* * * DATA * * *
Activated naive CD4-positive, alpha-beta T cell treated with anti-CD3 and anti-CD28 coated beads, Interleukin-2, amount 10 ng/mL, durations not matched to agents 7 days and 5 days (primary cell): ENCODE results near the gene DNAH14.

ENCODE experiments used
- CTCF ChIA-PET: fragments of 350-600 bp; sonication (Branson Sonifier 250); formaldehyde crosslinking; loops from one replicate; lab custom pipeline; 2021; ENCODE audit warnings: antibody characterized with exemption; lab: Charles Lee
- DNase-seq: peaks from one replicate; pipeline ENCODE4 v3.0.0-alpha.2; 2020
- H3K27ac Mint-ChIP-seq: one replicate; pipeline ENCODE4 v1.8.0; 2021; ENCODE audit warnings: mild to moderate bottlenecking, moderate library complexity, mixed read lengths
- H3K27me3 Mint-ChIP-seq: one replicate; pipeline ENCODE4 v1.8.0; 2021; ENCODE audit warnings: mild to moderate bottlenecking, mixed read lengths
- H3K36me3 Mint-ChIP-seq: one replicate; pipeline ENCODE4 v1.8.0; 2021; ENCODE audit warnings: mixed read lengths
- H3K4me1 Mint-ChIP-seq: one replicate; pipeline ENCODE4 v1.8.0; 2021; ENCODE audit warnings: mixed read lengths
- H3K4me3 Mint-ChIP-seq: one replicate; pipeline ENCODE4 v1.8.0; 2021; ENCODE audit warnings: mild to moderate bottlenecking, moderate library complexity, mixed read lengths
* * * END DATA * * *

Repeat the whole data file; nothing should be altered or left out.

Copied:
Activated naive CD4-positive, alpha-beta T cell treated with anti-CD3 and anti-CD28 coated beads, Interleukin-2, amount 10 ng/mL, durations not matched to agents 7 days and 5 days (primary cell): ENCODE results near the gene DNAH14.

ENCODE experiments used
- CTCF ChIA-PET: fragments of 350-600 bp; sonication (Branson Sonifier 250); formaldehyde crosslinking; loops from one replicate; lab custom pipeline; 2021; ENCODE audit warnings: antibody characterized with exemption; lab: Charles Lee
- DNase-seq: peaks from one replicate; pipeline ENCODE4 v3.0.0-alpha.2; 2020
- H3K27ac Mint-ChIP-seq: one replicate; pipeline ENCODE4 v1.8.0; 2021; ENCODE audit warnings: mild to moderate bottlenecking, moderate library complexity, mixed read lengths
- H3K27me3 Mint-ChIP-seq: one replicate; pipeline ENCODE4 v1.8.0; 2021; ENCODE audit warnings: mild to moderate bottlenecking, mixed read lengths
- H3K36me3 Mint-ChIP-seq: one replicate; pipeline ENCODE4 v1.8.0; 2021; ENCODE audit warnings: mixed read lengths
- H3K4me1 Mint-ChIP-seq: one replicate; pipeline ENCODE4 v1.8.0; 2021; ENCODE audit warnings: mixed read lengths
- H3K4me3 Mint-ChIP-seq: one replicate; pipeline ENCODE4 v1.8.0; 2021; ENCODE audit warnings: mild to moderate bottlenecking, moderate library complexity, mixed read lengths